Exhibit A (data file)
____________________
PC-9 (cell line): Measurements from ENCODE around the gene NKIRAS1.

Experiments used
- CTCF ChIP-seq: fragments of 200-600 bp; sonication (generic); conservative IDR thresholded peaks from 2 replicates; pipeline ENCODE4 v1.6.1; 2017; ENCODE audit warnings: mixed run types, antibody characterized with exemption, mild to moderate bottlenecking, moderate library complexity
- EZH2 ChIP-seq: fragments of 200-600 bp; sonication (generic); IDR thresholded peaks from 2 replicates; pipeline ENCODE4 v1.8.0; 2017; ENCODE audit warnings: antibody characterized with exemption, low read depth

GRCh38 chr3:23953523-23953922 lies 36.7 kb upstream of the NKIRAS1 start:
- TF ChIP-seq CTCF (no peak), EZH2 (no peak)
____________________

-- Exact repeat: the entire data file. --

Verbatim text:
PC-9 (cell line): Measurements from ENCODE around the gene NKIRAS1.

Experiments used
- CTCF ChIP-seq: fragments of 200-600 bp; sonication (generic); conservative IDR thresholded peaks from 2 replicates; pipeline ENCODE4 v1.6.1; 2017; ENCODE audit warnings: mixed run types, antibody characterized with exemption, mild to moderate bottlenecking, moderate library complexity
- EZH2 ChIP-seq: fragments of 200-600 bp; sonication (generic); IDR thresholded peaks from 2 replicates; pipeline ENCODE4 v1.8.0; 2017; ENCODE audit warnings: antibody characterized with exemption, low read depth

GRCh38 chr3:23953523-23953922 lies 36.7 kb upstream of the NKIRAS1 start:
- TF ChIP-seq CTCF (no peak), EZH2 (no peak)